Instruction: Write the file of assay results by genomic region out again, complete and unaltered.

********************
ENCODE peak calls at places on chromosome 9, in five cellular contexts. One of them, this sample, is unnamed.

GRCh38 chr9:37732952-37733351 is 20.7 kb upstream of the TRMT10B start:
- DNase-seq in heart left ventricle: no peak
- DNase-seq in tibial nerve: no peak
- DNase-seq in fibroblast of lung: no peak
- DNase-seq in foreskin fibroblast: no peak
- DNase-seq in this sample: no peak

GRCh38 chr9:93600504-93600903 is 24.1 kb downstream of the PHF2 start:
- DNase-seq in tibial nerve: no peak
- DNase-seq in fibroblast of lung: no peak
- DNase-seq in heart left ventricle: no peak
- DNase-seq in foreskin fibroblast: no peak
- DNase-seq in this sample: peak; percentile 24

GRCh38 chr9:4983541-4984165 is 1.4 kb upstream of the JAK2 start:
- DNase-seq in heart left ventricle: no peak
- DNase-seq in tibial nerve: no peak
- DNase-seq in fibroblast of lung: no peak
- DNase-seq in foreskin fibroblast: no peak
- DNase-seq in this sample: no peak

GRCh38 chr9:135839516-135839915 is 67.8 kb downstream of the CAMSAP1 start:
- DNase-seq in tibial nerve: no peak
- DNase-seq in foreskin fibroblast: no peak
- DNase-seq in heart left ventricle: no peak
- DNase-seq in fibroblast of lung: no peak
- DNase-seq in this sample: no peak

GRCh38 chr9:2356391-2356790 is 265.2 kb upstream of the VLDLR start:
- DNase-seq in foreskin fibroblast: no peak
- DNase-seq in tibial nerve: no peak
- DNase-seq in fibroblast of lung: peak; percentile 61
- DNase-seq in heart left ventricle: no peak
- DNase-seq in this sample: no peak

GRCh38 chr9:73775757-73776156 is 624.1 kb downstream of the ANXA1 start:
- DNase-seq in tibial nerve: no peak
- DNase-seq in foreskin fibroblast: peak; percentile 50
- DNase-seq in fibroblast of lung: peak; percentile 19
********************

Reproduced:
ENCODE peak calls at places on chromosome 9, in five cellular contexts. One of them, this sample, is unnamed.

GRCh38 chr9:37732952-37733351 is 20.7 kb upstream of the TRMT10B start:
- DNase-seq in heart left ventricle: no peak
- DNase-seq in tibial nerve: no peak
- DNase-seq in fibroblast of lung: no peak
- DNase-seq in foreskin fibroblast: no peak
- DNase-seq in this sample: no peak

GRCh38 chr9:93600504-93600903 is 24.1 kb downstream of the PHF2 start:
- DNase-seq in tibial nerve: no peak
- DNase-seq in fibroblast of lung: no peak
- DNase-seq in heart left ventricle: no peak
- DNase-seq in foreskin fibroblast: no peak
- DNase-seq in this sample: peak; percentile 24

GRCh38 chr9:4983541-4984165 is 1.4 kb upstream of the JAK2 start:
- DNase-seq in heart left ventricle: no peak
- DNase-seq in tibial nerve: no peak
- DNase-seq in fibroblast of lung: no peak
- DNase-seq in foreskin fibroblast: no peak
- DNase-seq in this sample: no peak

GRCh38 chr9:135839516-135839915 is 67.8 kb downstream of the CAMSAP1 start:
- DNase-seq in tibial nerve: no peak
- DNase-seq in foreskin fibroblast: no peak
- DNase-seq in heart left ventricle: no peak
- DNase-seq in fibroblast of lung: no peak
- DNase-seq in this sample: no peak

GRCh38 chr9:2356391-2356790 is 265.2 kb upstream of the VLDLR start:
- DNase-seq in foreskin fibroblast: no peak
- DNase-seq in tibial nerve: no peak
- DNase-seq in fibroblast of lung: peak; percentile 61
- DNase-seq in heart left ventricle: no peak
- DNase-seq in this sample: no peak

GRCh38 chr9:73775757-73776156 is 624.1 kb downstream of the ANXA1 start:
- DNase-seq in tibial nerve: no peak
- DNase-seq in foreskin fibroblast: peak; percentile 50
- DNase-seq in fibroblast of lung: peak; percentile 19